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Extras 1982 - 1983


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Matt Borne + Steve Regal (2/13/82)

Buddy Rose vs. David Schultz (Arena Clip) (2/13/82)

Ric Flair + Buddy Rose (4/10/82)

Buddy Rose + Matt Borne (Breakup Angle) (5/29/82)

David Schultz Interview (5/29/82)

Dizzy Hogan Interview (7/10/82)

Buddy Rose’s Softball Team Interview (7/17/82)

Buddy Rose Interview w/ Arena Clips (7/24/82)

David Schultz Interview (7/24/82)

Buddy Rose vs. David Schultz (Cage Match) (8/21/82)

Buddy Rose Feature (9/25/82)

Buzz Sawyer Taped Promo (9/25/82)

Buddy Rose Interview w/ Vince McMahon (9/25/82)

Announcement of the death of Frank Bonnema (10/9/82)

Buddy Rose w/ Grand Wizard Interview (10/9/82)


Curt Hennig Interview (w/ Vince McMahon) (3/12/83)

Buddy Rose Promo (From Bed) (4/16/83)

Roddy Piper Taped Promo (4/30/83)

Roddy Piper Promos (5/14/83)

Ric Flair Interview (5/14/83)

Ric Flair & Rip Oliver vs. Roddy Piper & Billy Jack Haynes (5/14/83)

Curt Hennig vs. Buddy Rose (5/14/83)

Billy Jack + Rip Oliver Weightlifting Contest (5/28/83)

Buddy Rose Interview introducing Dynamite Kid (5/28/83)

Portland Wrestling News Feature (6/11/83)

Rip Oliver & The Assassin vs. Curt Hennig & Billy Jack Haynes (Finish Only) (6/18/83)

Curt Hennig + The Assassin (7/2/83)

Buddy Rose - Rip Oliver Confrontation (7/9/83)

Dutch Savage Retirement Announcement (9/24/83)

Buddy Rose Promo (10/1/83)

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  • 2 weeks later...

​Matt Borne and Steve Regal:


Almost every heel who wears nice clothes is bound to get them stripped off of him at one point, and it was Matt's turn here. Regal doesn't even say a word beforehand; the clothes just come off.


Frank showed more excitement here than he has in any other clip we've seen so far. Of course, maybe that was because he was afraid that KPTV might get in trouble for showing Matt stripped to his shorts (and pink shorts at that!)


Matt's certainly embraced the trappings of heeldom with the fancy clothes and the full beard. When he said that he was dedicating himself one hundred percent to Buddy's Army, he wasn't kidding, I liked how Frank assumed that the clothes were either for a wedding or a funeral; it's as if he'd never seen Matt dressed up before.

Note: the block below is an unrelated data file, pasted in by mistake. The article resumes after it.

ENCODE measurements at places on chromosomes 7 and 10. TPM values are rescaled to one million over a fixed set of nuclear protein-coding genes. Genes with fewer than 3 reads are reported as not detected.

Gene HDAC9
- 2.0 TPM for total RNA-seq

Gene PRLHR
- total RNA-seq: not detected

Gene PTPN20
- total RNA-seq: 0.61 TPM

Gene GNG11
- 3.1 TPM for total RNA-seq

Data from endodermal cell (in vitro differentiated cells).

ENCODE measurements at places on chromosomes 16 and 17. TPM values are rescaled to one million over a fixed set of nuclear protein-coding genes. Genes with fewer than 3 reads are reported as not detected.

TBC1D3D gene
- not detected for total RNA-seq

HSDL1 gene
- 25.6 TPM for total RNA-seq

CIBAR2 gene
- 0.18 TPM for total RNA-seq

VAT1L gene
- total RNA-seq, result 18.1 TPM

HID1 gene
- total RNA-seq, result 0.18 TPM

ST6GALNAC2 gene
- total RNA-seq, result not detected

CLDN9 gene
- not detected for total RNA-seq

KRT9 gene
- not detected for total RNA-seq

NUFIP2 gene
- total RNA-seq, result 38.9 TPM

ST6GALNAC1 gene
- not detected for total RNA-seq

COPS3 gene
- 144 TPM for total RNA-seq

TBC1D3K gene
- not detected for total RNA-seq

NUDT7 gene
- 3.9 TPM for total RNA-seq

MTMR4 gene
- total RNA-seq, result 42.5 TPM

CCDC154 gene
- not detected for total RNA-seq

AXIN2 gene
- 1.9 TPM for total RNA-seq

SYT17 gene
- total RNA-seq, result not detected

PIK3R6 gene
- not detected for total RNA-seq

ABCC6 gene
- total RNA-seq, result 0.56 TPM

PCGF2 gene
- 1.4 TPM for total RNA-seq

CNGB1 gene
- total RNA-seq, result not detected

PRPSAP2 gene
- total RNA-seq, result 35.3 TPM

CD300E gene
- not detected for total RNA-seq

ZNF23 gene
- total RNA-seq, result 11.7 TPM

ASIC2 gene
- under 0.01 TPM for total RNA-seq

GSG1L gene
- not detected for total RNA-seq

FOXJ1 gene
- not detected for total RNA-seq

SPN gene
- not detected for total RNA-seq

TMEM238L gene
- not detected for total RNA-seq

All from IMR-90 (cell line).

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​Rose vs. Schultz (2/13/82):


​Frank was right about this; there's nothing to say. These two beat the holy living hell out of each other and everyone else who gets in their way within ten miles, period. Quite frankly, I'm surprised KPTV even allowed this much to be shown, considering how bloody it was. The fans were in shock at the brutality, as Sandy Barr got clobbered at least twice by chars and both Buddy and Dr. D took random shots at the wrestlers (at least I hope ​they were wrestlers) sent down to break it up.


I remember seeing bits and pieces of this feud on a David Schultz comp I got years ago, but I don't think this clip made it. I can't wait to see if the feud plays out as well as I remember, because on paper it should be a classic.

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​Buddy and Flair (4/10/82):


This was a bit strange, as the upcoming match between these two is presented as heel vs. heel, rather than Buddy taking up the cudgel against the incoming champion. Flair's at his coolest and cockiest here, complete with ponytail.


This is a hell of a spot for young Curt, both in kayfabe and real life; I (and probably everyone else at the House of Action) thought Piper's name was coming out of that bag. Then again, this is a good way to push Curt into the main event scene. I think he'd just come in from his original WWF run, if I recall correctly.


We know from the upcoming disc listings that Buddy's not going anywhere soon. The question is, how did they get out of his "I'll win the belt or leave" boast?


I liked Flair offering Buddy a first-class airline ticket anywhere in the country. This is the kind of stuff we lost during the TBS years, when Flair (possibly at Crockett's urging, from what I've read) started trying to outshout Hogan, which was a fool's errand from the word go.

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​Dr. D Interview (5/29/82):


​I don't remember Dave coming off as countrified as he does here too often. He's not a hick, but he's certainly not smooth and urbane, which makes him a perfect complement to Buddy.